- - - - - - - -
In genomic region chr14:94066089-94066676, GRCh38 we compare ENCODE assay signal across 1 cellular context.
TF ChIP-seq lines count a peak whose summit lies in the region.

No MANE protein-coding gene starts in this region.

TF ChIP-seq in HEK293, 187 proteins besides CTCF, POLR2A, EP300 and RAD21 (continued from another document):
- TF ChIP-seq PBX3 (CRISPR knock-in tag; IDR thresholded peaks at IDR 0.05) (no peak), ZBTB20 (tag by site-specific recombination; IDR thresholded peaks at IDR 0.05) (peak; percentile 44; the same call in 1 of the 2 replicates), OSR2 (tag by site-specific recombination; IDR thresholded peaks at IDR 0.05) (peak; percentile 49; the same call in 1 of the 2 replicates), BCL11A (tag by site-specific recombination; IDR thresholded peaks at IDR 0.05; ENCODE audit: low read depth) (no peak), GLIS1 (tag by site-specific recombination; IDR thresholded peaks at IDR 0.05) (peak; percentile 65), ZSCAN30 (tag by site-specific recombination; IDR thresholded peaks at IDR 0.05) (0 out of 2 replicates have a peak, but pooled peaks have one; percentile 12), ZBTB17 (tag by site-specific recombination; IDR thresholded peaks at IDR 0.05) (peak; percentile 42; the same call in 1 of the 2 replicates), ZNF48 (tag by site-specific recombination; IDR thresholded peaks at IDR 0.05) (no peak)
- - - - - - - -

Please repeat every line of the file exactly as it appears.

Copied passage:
In genomic region chr14:94066089-94066676, GRCh38 we compare ENCODE assay signal across 1 cellular context.
TF ChIP-seq lines count a peak whose summit lies in the region.

No MANE protein-coding gene starts in this region.

TF ChIP-seq in HEK293, 187 proteins besides CTCF, POLR2A, EP300 and RAD21 (continued from another document):
- TF ChIP-seq PBX3 (CRISPR knock-in tag; IDR thresholded peaks at IDR 0.05) (no peak), ZBTB20 (tag by site-specific recombination; IDR thresholded peaks at IDR 0.05) (peak; percentile 44; the same call in 1 of the 2 replicates), OSR2 (tag by site-specific recombination; IDR thresholded peaks at IDR 0.05) (peak; percentile 49; the same call in 1 of the 2 replicates), BCL11A (tag by site-specific recombination; IDR thresholded peaks at IDR 0.05; ENCODE audit: low read depth) (no peak), GLIS1 (tag by site-specific recombination; IDR thresholded peaks at IDR 0.05) (peak; percentile 65), ZSCAN30 (tag by site-specific recombination; IDR thresholded peaks at IDR 0.05) (0 out of 2 replicates have a peak, but pooled peaks have one; percentile 12), ZBTB17 (tag by site-specific recombination; IDR thresholded peaks at IDR 0.05) (peak; percentile 42; the same call in 1 of the 2 replicates), ZNF48 (tag by site-specific recombination; IDR thresholded peaks at IDR 0.05) (no peak)